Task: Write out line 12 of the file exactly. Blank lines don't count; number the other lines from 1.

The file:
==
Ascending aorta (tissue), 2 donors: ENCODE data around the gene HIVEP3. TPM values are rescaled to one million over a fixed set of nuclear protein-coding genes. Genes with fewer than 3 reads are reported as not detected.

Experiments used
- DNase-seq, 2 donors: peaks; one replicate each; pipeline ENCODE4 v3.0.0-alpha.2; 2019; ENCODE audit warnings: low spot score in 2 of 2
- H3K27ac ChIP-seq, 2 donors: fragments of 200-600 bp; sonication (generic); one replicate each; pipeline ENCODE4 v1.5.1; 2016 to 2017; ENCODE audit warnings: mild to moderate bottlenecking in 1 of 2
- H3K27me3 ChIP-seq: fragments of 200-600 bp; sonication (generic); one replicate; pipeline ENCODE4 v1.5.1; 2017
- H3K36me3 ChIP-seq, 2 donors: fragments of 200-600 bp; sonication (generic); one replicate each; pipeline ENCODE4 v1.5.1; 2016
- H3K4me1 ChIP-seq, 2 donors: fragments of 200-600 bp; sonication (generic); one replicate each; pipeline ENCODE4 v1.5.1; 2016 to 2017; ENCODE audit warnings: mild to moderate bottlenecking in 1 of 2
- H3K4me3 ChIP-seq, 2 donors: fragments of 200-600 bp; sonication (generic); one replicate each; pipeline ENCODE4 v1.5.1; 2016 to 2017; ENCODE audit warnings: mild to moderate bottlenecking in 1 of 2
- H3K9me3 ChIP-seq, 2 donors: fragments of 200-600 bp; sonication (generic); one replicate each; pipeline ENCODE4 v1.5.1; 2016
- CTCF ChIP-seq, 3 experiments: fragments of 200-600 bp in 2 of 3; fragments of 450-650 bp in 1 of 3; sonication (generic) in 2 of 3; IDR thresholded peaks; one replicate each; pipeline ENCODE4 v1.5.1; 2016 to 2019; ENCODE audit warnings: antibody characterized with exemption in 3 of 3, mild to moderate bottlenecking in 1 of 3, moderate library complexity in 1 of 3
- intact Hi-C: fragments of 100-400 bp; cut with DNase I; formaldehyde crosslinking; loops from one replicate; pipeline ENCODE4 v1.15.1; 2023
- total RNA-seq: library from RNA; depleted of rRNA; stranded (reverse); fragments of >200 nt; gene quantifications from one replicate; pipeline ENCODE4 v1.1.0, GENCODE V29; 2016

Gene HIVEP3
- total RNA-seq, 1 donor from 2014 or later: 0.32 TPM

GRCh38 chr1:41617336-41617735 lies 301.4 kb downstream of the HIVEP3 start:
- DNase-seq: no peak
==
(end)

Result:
- total RNA-seq: library from RNA; depleted of rRNA; stranded (reverse); fragments of >200 nt; gene quantifications from one replicate; pipeline ENCODE4 v1.1.0, GENCODE V29; 2016